(Alex Brandon /AP)

When Scott Hairston arrived in Washington last month, Nationals officials had a question for him. Had he ever played first base? He answered honestly: he had not.

That could soon change. An outfielder for the vast majority of his 10-year career, Hairston took groundballs at first base today during batting practice. He’s not changing positions, only making himself more versatile. He wants to gain comfort at the spot now so he can play there next season if needed.

In the winter, Hairston’s brother, major leaguer Jerry Hairston, recommended Hairston start taking grounders at first. Hairston didn’t follow the advice, but now he wants to add the position to his skill set. Hairston said he plans to order two first baseman mitts this winter and practice. “Maybe it’ll lengthen my career,” he said.

Hairston learning the position now could benefit the Nationals next year. He is under contract through 2014, as is Adam LaRoche. If the Nationals don’t make any changes, Hairston could give the Nationals a right-handed option at first base.

This afternoon, for example, Manager Davey Johnson originally wanted to give LaRoche a day off to rest against lefty John Lannan. Chad Tracy had a stiff neck, and so those plans were scrapped and LaRoche is in there tonight, batting sixth. But he didn’t even have a right-handed hitter who could play first, at least with Tyler Moore at Class AAA Syracuse.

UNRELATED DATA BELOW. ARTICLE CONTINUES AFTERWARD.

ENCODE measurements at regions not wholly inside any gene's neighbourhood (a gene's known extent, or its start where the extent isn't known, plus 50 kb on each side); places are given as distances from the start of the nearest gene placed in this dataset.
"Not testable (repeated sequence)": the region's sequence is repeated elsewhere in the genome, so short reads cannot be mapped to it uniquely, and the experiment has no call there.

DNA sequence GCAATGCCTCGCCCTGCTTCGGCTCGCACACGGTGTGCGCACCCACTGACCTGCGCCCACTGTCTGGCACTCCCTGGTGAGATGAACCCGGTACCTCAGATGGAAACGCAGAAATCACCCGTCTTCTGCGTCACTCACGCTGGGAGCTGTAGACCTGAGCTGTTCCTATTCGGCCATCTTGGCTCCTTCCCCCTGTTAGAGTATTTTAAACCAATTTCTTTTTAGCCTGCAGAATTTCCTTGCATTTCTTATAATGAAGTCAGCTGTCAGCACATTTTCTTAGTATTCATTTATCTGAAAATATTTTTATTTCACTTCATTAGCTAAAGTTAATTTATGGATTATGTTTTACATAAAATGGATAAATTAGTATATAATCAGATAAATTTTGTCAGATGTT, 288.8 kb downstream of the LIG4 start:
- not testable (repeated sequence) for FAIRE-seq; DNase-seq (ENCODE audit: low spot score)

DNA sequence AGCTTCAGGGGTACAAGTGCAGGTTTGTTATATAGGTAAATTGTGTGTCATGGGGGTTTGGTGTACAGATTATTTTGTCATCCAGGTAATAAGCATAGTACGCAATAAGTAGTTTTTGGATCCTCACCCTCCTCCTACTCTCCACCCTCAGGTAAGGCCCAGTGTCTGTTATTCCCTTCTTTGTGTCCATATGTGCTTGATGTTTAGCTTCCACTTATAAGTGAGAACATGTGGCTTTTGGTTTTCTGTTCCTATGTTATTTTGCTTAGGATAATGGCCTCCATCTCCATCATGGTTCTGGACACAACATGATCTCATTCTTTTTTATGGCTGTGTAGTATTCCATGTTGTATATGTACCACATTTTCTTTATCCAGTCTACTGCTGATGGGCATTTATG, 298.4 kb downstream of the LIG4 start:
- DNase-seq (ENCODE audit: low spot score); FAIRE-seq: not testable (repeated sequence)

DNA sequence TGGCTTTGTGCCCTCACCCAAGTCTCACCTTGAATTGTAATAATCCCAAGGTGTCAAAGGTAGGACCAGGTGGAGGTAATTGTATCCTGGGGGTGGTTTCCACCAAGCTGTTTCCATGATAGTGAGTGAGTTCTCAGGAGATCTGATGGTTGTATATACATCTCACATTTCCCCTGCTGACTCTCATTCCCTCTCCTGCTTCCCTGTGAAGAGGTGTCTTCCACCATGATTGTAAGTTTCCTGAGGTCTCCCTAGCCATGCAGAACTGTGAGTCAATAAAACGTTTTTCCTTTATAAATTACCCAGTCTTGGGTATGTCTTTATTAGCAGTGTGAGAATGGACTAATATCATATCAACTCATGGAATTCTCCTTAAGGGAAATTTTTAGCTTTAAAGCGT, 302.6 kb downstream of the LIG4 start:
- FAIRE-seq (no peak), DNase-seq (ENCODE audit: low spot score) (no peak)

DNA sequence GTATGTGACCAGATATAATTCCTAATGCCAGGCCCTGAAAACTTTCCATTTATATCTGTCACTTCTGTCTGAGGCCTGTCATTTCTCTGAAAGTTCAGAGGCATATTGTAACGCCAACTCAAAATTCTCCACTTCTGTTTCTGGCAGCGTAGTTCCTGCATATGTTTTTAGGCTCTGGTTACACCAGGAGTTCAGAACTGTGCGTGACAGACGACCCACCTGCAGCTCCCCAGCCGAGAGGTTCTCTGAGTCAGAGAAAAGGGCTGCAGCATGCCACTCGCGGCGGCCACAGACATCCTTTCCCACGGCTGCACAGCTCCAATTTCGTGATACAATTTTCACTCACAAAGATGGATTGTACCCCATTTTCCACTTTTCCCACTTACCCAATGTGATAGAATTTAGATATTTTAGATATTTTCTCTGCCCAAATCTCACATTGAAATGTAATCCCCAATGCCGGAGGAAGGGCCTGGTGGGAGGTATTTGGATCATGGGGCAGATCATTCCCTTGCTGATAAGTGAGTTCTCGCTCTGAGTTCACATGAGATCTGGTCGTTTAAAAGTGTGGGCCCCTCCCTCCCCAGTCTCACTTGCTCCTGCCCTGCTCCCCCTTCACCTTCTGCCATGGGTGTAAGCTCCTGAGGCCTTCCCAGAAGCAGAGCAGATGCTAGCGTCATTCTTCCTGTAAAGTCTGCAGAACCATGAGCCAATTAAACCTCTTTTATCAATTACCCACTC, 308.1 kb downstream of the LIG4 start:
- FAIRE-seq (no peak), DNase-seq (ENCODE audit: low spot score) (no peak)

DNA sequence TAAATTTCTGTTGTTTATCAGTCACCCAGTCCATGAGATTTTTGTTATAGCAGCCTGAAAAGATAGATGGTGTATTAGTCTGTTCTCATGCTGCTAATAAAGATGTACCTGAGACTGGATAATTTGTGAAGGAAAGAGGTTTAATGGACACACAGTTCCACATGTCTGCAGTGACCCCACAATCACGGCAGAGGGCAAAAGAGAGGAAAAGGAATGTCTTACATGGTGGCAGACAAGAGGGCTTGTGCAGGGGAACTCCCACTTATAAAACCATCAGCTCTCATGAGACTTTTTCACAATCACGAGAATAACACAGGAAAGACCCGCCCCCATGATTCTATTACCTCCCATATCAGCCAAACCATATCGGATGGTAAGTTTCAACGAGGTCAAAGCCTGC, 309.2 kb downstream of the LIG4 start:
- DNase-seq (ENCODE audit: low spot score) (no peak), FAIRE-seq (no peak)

Johnson pointed to the lack of a right-handed first baseman as one “small thing” upsetting the balance of the Nationals’ roster; switch-hitting Steve Lombardozzi also took grounders at first this afternoon. LaRoche has handled left-handed pitchers well throughout his career, but this year he’s hitting .184 with a .552 OPS against lefties.

Moore has been on a tear at Class AAA Syracuse, going 13 for 40 with four homers over his last 10 games. Still, Johnson suggested Moore, who struggled mightily at the majors, would not return to the Nationals’ until  September call-ups.

“How we get him here, we might have to wait until the expansion of the rosters,” Johnson said.

Hairston came up as a second baseman, but aside from a couple emergency stints at second he last played the infield in 2004, his rookie year. Hairston also played third base briefly in the minors.